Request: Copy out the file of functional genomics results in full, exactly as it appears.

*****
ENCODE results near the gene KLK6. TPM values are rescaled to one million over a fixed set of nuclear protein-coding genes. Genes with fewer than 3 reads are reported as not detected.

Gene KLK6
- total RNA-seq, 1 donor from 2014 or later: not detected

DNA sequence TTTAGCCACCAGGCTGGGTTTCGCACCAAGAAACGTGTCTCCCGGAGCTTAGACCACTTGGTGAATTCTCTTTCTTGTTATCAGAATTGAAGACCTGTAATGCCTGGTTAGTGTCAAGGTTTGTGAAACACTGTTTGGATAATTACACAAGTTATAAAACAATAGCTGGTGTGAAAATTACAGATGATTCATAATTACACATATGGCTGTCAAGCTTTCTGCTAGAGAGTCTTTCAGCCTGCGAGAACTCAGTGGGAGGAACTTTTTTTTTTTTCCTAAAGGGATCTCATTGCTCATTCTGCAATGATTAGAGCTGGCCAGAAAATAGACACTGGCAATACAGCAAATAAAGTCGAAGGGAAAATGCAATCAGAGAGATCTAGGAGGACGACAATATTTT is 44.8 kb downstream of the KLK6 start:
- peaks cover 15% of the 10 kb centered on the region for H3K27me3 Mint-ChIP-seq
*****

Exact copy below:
ENCODE results near the gene KLK6. TPM values are rescaled to one million over a fixed set of nuclear protein-coding genes. Genes with fewer than 3 reads are reported as not detected.

Gene KLK6
- total RNA-seq, 1 donor from 2014 or later: not detected

DNA sequence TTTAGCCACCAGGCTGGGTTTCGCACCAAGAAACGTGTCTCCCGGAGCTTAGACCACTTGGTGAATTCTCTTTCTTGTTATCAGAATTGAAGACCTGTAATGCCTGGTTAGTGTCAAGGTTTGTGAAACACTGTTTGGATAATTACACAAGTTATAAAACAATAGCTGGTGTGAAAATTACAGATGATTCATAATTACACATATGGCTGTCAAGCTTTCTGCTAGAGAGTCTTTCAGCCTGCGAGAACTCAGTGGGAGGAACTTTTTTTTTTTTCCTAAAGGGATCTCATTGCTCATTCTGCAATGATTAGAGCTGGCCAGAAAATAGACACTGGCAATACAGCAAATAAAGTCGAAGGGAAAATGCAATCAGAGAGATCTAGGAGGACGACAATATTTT is 44.8 kb downstream of the KLK6 start:
- peaks cover 15% of the 10 kb centered on the region for H3K27me3 Mint-ChIP-seq